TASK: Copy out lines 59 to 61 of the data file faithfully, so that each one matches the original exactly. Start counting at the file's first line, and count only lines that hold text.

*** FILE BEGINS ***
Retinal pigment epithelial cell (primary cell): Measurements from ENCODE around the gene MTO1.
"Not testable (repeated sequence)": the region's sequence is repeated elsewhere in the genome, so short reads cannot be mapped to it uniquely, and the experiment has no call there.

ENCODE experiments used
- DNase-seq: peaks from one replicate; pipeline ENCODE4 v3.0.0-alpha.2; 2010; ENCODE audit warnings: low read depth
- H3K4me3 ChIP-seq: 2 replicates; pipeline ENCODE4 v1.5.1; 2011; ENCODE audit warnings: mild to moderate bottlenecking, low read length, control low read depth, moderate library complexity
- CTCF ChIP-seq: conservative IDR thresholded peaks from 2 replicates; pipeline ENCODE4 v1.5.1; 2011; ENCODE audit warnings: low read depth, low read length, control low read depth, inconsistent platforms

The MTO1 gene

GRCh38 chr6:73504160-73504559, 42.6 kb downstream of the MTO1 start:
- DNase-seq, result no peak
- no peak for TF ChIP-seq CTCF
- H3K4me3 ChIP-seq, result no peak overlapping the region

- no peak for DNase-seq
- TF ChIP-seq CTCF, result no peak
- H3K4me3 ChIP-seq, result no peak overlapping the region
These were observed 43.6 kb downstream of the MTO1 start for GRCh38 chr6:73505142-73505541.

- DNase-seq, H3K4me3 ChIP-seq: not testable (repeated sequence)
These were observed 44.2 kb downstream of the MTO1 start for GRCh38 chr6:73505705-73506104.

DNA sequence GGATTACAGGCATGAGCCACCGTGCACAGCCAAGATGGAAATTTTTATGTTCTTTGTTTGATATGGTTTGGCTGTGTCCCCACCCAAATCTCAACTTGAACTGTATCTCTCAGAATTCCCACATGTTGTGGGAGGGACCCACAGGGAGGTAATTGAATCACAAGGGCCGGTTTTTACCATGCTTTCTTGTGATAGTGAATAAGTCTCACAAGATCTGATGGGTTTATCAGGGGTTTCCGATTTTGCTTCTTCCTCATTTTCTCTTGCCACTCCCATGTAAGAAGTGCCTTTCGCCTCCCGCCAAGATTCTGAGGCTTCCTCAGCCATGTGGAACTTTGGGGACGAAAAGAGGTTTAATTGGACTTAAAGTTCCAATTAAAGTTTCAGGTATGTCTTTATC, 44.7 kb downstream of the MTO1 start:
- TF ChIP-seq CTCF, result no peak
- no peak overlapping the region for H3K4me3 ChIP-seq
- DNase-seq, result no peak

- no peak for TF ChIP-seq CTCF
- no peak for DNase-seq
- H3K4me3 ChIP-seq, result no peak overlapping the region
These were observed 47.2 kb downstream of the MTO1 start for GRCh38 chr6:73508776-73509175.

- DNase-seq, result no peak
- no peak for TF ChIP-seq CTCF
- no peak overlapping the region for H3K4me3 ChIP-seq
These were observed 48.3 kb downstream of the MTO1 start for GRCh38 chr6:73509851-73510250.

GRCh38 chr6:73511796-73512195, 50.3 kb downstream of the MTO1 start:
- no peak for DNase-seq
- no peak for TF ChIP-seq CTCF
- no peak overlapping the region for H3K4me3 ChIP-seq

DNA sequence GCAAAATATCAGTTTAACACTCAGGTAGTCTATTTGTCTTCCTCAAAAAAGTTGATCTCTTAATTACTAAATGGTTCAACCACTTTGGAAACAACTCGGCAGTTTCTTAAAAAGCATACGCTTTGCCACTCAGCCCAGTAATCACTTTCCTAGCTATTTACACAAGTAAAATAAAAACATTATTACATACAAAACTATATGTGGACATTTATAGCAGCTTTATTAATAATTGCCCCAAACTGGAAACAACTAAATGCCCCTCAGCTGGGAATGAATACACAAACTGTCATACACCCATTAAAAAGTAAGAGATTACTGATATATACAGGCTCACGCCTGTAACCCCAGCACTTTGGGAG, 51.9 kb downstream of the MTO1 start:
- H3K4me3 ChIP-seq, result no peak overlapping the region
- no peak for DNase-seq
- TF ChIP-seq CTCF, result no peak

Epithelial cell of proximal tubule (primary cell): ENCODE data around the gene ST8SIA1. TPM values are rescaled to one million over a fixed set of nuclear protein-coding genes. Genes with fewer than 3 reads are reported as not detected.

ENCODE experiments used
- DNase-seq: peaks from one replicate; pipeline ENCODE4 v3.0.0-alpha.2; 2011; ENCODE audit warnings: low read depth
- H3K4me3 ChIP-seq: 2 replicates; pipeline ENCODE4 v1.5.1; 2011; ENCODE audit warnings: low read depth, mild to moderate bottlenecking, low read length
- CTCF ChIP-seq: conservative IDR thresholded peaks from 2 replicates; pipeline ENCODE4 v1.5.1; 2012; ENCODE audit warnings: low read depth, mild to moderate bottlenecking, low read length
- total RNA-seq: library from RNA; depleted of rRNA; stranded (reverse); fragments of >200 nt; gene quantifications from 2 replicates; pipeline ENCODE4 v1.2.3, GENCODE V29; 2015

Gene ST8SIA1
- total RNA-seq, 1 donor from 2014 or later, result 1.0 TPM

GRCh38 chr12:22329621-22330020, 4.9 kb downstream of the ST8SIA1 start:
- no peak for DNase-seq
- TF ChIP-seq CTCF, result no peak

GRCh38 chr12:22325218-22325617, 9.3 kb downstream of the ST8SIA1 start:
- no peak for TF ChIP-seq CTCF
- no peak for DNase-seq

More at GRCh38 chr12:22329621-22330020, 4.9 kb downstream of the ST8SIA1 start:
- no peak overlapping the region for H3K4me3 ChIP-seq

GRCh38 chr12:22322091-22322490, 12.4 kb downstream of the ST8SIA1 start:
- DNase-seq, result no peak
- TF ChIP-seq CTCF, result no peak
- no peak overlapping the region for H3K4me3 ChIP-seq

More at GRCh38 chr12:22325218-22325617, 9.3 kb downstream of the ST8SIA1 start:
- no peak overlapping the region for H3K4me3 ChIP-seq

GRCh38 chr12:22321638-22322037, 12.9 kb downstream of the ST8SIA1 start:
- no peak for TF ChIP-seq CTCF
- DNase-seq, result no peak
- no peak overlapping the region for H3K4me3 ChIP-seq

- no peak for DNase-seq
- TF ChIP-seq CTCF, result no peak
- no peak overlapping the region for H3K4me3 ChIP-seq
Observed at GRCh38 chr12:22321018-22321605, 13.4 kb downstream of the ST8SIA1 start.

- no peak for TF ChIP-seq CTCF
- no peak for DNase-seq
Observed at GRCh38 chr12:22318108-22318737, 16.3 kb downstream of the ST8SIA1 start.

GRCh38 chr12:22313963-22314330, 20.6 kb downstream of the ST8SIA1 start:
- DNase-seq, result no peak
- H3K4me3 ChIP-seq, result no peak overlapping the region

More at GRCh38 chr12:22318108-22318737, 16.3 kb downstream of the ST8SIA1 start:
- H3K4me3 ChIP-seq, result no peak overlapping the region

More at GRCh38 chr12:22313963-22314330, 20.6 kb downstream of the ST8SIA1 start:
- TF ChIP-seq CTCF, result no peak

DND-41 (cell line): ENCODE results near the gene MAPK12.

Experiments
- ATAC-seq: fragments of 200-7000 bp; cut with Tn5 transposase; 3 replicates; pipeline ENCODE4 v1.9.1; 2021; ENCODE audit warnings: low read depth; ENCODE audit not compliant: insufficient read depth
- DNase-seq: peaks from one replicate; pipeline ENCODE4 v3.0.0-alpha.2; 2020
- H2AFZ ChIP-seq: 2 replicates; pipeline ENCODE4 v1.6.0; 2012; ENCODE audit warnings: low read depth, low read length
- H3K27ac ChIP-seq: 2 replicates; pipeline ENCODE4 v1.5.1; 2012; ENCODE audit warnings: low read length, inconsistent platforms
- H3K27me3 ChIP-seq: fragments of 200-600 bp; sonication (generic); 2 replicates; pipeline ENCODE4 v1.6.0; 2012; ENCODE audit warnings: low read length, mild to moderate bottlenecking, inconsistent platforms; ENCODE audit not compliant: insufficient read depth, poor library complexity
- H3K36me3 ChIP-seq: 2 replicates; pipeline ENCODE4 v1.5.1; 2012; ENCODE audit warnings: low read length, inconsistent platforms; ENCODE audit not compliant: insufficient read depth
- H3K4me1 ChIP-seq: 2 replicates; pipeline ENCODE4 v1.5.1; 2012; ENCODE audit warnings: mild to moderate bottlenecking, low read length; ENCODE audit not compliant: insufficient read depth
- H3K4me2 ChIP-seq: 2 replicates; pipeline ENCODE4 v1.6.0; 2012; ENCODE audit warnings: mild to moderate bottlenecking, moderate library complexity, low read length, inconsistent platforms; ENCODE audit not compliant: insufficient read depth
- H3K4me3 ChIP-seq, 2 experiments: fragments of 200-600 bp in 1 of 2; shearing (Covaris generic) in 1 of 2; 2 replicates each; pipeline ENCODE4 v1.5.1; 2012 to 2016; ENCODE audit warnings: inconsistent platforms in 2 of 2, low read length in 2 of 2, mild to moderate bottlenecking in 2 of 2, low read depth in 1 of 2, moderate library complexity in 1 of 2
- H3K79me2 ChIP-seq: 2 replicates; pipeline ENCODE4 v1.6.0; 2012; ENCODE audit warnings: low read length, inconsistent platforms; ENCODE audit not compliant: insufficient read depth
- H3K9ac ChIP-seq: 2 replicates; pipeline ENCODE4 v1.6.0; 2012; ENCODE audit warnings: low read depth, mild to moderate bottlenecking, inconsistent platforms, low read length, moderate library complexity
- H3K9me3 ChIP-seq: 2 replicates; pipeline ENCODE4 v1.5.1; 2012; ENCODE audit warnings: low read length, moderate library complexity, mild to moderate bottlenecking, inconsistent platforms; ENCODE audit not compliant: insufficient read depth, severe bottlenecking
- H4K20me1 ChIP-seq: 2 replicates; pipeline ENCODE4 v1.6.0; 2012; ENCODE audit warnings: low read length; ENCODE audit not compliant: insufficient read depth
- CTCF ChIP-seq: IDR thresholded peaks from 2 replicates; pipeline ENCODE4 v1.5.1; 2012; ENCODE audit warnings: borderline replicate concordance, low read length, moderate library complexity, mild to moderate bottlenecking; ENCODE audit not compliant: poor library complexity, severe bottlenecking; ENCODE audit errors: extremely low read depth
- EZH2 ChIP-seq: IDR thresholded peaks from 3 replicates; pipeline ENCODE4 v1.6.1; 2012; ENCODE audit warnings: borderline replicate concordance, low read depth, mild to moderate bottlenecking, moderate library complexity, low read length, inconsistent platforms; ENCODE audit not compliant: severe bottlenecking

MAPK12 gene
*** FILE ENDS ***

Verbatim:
- no peak overlapping the region for H3K4me3 ChIP-seq

GRCh38 chr12:22321638-22322037, 12.9 kb downstream of the ST8SIA1 start:
- no peak for TF ChIP-seq CTCF